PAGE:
The list of those Valettas that at any one time served with the Malta CommunicationsSquadron is quite numerous. Other Valetta came as regular visitors during transit. The three scale models of the immortal aircraft that I built all had some connection with Malta Either attached with the local station flight or came to Luqa airfield at some time as a welcome Visitor.

The decals I used came from various sources most of which came from the model Decals Range particularly the wing lettering and roundels. The No 52 Sq motif on the fin of one of themodels was hand made decal. Strips of black decal were cut to form walkways and fuselage trim, Others made out of thin blue decal and then filling in between with brush paint. RAF MALTA was made

from a Roodecal wording, “Royal Australian Air Force”, and adopting the lettering accordingly.

The parting line between the Day-Glo panelling was produced by thin white and silver decal  strips depending on the area where the Day-glo orange was. A fair amount of exhaust weathering  was applied to all effluent areas and finally the wheel and anti glare areas were given a coat of matt varnish.

The three scale models represent as follows:

1) Valetta C1: VX539. No of production line at Weybridge 181 Construction number: 468 Type 561/1, first flew on 24-5-50 Served with the Malta  C&TT Sqn 4-62 till 9-65. SOC: 28-2-66 used for fire fighting practice at Catterick. 

2) Valetta T3: WJ478, Construction number 603 completed as type 664 Valetta T3. Visited Hal Far, Malta in 1966 

3) Valetta VW814, Construction number 375 as Type 561/1. Served with Far East Comm. Sq 12-60 to 10-61 with 52 Sq codes 814. 10-61 to 6-62 and 12-64 to 4-66. Struck off charge  6-5-66. Visited Malta 16-12-64 while with 52 Sq ferry to Butterworth, Malaysia.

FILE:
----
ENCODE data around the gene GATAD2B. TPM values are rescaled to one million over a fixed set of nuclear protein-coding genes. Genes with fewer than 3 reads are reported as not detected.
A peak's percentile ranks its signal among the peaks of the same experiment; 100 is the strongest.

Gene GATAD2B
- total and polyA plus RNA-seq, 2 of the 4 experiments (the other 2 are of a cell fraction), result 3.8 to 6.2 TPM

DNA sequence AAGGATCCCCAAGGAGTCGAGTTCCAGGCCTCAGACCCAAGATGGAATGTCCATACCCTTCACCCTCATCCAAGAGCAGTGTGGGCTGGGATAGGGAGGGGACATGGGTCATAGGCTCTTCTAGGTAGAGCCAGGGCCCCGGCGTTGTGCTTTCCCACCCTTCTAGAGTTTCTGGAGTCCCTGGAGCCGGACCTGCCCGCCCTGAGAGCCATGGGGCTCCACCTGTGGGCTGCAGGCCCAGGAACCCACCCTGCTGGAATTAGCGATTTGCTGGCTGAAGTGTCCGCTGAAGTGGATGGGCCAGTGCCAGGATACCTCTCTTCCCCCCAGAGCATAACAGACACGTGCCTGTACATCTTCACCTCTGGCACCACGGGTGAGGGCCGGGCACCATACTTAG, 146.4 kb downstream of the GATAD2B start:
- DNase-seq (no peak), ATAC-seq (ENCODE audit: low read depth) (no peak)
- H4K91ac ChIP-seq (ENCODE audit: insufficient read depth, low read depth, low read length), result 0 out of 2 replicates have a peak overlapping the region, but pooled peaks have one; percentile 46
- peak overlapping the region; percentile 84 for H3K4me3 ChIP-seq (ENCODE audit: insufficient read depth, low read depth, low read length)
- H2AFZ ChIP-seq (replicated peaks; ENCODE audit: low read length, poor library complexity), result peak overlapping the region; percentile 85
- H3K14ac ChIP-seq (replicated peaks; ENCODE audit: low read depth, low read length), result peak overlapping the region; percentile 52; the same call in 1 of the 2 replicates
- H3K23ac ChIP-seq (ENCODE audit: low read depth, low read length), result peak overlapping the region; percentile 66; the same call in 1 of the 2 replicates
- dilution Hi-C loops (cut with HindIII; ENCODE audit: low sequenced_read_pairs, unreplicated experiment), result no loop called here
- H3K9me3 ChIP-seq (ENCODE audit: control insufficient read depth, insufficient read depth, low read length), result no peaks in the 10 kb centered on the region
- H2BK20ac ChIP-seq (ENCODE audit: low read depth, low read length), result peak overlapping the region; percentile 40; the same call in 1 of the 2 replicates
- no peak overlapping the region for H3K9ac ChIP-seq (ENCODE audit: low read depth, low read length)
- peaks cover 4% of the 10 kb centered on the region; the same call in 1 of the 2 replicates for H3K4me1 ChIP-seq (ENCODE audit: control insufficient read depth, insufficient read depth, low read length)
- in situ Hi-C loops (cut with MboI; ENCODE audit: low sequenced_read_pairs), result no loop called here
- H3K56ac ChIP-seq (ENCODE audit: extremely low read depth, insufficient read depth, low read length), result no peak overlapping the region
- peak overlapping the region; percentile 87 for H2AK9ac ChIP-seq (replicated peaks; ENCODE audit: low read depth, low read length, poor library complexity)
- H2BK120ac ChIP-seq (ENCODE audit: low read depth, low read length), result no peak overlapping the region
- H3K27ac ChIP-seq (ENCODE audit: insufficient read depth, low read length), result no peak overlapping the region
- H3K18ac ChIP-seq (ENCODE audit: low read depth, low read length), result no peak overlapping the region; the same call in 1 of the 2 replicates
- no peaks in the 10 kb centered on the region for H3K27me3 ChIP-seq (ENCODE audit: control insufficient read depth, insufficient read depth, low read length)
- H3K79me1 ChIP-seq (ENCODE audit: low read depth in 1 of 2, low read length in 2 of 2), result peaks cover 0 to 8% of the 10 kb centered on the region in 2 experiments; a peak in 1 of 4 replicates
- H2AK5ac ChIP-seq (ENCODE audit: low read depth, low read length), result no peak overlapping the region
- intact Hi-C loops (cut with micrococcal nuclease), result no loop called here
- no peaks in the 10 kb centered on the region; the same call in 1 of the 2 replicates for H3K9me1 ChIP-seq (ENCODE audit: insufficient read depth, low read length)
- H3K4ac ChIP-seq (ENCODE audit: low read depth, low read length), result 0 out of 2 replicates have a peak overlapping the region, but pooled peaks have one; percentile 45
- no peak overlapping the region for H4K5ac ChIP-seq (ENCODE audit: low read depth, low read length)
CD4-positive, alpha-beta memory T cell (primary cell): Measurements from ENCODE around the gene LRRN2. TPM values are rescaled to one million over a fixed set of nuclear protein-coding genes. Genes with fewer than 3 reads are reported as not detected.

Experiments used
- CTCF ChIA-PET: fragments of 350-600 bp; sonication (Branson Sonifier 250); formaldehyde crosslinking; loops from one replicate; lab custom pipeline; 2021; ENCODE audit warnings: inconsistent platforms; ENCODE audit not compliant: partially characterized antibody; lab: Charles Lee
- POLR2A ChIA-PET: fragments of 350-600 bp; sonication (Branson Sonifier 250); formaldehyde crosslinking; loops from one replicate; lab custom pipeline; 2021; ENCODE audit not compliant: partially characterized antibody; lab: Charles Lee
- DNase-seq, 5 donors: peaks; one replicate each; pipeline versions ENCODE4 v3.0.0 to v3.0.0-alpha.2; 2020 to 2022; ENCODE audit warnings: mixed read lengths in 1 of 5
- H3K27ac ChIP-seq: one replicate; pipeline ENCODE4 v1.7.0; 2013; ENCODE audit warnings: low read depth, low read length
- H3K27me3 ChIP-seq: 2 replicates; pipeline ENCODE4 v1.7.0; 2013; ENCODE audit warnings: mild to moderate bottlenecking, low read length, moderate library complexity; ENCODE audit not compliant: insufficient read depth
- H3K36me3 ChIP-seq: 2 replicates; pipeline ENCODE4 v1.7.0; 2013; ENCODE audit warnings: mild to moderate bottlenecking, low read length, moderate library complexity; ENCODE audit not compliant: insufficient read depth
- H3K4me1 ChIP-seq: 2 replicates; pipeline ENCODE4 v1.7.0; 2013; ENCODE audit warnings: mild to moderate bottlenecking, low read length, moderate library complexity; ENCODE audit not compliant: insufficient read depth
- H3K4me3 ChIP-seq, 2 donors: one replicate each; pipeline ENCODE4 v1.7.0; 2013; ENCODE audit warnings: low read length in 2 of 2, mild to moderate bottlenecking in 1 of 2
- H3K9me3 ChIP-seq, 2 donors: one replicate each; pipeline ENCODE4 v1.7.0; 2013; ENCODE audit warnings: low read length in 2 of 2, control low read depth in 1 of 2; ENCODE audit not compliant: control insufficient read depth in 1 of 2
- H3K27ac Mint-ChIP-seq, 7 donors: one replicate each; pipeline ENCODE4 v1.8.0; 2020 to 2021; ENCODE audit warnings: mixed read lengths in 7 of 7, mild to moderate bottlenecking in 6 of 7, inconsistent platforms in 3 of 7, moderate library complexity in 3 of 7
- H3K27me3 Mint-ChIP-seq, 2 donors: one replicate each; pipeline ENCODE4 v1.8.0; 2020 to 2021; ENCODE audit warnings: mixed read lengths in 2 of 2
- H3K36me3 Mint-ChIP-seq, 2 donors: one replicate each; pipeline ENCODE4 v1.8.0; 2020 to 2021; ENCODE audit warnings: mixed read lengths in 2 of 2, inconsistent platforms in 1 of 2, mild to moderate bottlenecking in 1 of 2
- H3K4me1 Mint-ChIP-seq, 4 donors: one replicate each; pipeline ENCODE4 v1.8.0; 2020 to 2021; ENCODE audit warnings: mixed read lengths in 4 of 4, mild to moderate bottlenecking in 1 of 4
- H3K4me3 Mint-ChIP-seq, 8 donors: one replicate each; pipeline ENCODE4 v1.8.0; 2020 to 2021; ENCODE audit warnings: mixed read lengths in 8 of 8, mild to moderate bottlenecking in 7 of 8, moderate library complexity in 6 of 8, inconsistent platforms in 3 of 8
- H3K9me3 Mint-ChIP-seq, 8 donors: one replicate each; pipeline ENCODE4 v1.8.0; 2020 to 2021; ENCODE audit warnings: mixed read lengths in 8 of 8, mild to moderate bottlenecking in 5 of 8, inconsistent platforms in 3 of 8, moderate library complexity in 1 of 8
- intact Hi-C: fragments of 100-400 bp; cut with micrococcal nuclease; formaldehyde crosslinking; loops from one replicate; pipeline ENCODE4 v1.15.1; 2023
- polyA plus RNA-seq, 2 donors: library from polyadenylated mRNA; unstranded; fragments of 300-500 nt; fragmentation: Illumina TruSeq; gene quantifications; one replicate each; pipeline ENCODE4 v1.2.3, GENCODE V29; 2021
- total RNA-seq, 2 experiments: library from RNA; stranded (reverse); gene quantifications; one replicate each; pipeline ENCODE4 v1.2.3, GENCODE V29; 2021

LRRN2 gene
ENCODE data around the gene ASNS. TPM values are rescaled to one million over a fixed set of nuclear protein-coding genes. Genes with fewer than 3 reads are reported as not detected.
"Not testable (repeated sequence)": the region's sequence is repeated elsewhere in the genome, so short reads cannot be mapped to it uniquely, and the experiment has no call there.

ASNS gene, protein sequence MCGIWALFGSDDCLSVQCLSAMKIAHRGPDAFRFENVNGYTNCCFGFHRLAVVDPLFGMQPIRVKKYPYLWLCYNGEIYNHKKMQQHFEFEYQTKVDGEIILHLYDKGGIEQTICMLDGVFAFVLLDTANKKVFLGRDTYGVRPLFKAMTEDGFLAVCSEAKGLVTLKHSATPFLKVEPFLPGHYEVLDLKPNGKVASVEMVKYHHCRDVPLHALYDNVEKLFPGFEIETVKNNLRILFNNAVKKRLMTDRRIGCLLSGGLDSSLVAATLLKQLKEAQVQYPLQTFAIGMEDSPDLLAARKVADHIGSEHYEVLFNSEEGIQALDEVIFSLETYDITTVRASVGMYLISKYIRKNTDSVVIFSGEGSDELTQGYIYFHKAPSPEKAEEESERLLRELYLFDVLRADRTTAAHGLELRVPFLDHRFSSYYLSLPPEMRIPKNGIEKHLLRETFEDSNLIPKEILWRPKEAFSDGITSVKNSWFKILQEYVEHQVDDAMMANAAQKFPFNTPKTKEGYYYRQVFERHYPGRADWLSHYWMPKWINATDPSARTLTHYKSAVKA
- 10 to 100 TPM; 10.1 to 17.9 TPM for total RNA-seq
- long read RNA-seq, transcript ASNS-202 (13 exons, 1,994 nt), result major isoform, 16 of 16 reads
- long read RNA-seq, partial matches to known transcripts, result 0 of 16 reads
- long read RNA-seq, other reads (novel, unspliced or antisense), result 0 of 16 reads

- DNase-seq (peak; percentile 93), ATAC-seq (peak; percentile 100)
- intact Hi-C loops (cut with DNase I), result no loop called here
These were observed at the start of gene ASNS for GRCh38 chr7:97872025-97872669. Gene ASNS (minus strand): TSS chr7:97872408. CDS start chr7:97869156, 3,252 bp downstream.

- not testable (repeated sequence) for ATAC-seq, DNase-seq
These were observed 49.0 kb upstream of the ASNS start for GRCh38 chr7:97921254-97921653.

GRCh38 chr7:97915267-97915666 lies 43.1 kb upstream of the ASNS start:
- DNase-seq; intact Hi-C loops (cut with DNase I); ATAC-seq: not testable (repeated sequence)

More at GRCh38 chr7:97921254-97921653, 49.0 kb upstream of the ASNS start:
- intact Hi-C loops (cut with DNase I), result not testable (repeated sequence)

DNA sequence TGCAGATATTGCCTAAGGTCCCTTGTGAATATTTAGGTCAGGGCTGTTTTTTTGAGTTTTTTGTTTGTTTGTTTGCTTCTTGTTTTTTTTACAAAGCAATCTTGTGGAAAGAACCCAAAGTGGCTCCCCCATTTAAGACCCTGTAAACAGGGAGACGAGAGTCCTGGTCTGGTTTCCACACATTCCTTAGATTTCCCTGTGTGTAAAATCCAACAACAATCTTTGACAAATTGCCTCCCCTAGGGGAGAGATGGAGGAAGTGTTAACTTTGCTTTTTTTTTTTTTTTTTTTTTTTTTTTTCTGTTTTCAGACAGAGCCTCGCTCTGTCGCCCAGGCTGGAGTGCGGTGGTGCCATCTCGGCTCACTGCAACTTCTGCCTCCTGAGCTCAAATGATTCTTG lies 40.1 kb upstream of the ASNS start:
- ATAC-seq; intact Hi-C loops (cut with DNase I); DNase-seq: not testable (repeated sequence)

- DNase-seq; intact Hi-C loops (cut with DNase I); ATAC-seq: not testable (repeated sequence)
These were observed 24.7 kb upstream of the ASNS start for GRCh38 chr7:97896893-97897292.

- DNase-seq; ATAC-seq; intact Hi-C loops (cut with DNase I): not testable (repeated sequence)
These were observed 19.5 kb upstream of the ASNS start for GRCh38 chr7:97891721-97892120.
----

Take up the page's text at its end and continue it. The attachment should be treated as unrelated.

The end result was quite pleasing and hopefully in not too distant future  I should make an exception and add a civil aircraft type. An Autair or British Airways  Viking using the same kit conversion and build procedure.


1        Aeromodeller  March/April 1947 scale plans

2        Workshop Manual” Vickers Viking” Autair International No42 July 1948 Publication

3        Quarter scale drawings Valetta Mk1 Specification c9/46 Drg 45382 sheet 2 issue B EDH Aug 1946 PS Jan 47

4        The Vickers Viking a LAAS Int Publication Sept 1970

5        The Viking, Valetta and Varsity compiled by Bernard Martin issue ISBN 085130 0383 3 an Air Britain Publication

6        Aviation News scale plans

7        Aviation News Vol17 No7 “ Aircraft in Detail”

 8    Information forwarded by R.Robinson of Fife, Scotland, about Malta based Valettas.

Carmel J Attard

October 2011